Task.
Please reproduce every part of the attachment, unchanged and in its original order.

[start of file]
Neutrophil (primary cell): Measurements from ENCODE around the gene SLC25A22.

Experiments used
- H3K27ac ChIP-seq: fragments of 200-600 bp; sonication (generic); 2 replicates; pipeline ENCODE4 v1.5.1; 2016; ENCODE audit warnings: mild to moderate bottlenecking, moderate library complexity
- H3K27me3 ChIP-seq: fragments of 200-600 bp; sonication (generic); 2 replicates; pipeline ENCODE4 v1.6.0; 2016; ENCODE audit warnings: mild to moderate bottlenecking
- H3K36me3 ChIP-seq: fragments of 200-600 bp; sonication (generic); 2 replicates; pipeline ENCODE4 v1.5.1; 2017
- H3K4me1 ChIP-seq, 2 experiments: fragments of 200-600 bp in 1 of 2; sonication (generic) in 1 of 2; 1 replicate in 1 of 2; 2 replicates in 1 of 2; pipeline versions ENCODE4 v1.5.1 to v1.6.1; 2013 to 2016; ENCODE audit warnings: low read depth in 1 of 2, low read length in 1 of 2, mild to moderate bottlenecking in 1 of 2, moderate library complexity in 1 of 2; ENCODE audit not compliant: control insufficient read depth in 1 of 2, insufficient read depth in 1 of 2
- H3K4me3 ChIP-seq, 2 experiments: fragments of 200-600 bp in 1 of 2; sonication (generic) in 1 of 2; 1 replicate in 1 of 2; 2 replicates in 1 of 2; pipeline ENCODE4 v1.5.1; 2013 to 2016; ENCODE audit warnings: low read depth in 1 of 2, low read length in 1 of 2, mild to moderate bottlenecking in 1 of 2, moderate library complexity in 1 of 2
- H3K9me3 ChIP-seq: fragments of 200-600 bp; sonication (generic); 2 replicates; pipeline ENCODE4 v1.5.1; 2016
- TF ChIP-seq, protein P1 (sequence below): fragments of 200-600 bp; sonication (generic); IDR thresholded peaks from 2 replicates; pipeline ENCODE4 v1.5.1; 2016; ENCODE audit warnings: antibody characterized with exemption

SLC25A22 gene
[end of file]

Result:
Neutrophil (primary cell): Measurements from ENCODE around the gene SLC25A22.

Experiments used
- H3K27ac ChIP-seq: fragments of 200-600 bp; sonication (generic); 2 replicates; pipeline ENCODE4 v1.5.1; 2016; ENCODE audit warnings: mild to moderate bottlenecking, moderate library complexity
- H3K27me3 ChIP-seq: fragments of 200-600 bp; sonication (generic); 2 replicates; pipeline ENCODE4 v1.6.0; 2016; ENCODE audit warnings: mild to moderate bottlenecking
- H3K36me3 ChIP-seq: fragments of 200-600 bp; sonication (generic); 2 replicates; pipeline ENCODE4 v1.5.1; 2017
- H3K4me1 ChIP-seq, 2 experiments: fragments of 200-600 bp in 1 of 2; sonication (generic) in 1 of 2; 1 replicate in 1 of 2; 2 replicates in 1 of 2; pipeline versions ENCODE4 v1.5.1 to v1.6.1; 2013 to 2016; ENCODE audit warnings: low read depth in 1 of 2, low read length in 1 of 2, mild to moderate bottlenecking in 1 of 2, moderate library complexity in 1 of 2; ENCODE audit not compliant: control insufficient read depth in 1 of 2, insufficient read depth in 1 of 2
- H3K4me3 ChIP-seq, 2 experiments: fragments of 200-600 bp in 1 of 2; sonication (generic) in 1 of 2; 1 replicate in 1 of 2; 2 replicates in 1 of 2; pipeline ENCODE4 v1.5.1; 2013 to 2016; ENCODE audit warnings: low read depth in 1 of 2, low read length in 1 of 2, mild to moderate bottlenecking in 1 of 2, moderate library complexity in 1 of 2
- H3K9me3 ChIP-seq: fragments of 200-600 bp; sonication (generic); 2 replicates; pipeline ENCODE4 v1.5.1; 2016
- TF ChIP-seq, protein P1 (sequence below): fragments of 200-600 bp; sonication (generic); IDR thresholded peaks from 2 replicates; pipeline ENCODE4 v1.5.1; 2016; ENCODE audit warnings: antibody characterized with exemption

SLC25A22 gene